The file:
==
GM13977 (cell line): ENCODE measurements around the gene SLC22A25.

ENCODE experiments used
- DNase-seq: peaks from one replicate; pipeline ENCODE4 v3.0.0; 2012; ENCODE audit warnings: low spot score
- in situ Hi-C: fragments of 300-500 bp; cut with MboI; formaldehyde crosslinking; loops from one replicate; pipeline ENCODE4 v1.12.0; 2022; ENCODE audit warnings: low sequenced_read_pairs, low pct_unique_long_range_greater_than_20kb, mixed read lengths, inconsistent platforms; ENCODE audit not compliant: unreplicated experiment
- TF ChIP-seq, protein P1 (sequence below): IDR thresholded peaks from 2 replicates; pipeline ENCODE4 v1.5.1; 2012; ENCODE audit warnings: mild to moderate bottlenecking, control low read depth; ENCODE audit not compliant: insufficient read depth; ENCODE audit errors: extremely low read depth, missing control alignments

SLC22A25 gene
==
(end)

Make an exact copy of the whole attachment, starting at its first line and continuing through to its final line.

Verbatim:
GM13977 (cell line): ENCODE measurements around the gene SLC22A25.

ENCODE experiments used
- DNase-seq: peaks from one replicate; pipeline ENCODE4 v3.0.0; 2012; ENCODE audit warnings: low spot score
- in situ Hi-C: fragments of 300-500 bp; cut with MboI; formaldehyde crosslinking; loops from one replicate; pipeline ENCODE4 v1.12.0; 2022; ENCODE audit warnings: low sequenced_read_pairs, low pct_unique_long_range_greater_than_20kb, mixed read lengths, inconsistent platforms; ENCODE audit not compliant: unreplicated experiment
- TF ChIP-seq, protein P1 (sequence below): IDR thresholded peaks from 2 replicates; pipeline ENCODE4 v1.5.1; 2012; ENCODE audit warnings: mild to moderate bottlenecking, control low read depth; ENCODE audit not compliant: insufficient read depth; ENCODE audit errors: extremely low read depth, missing control alignments

SLC22A25 gene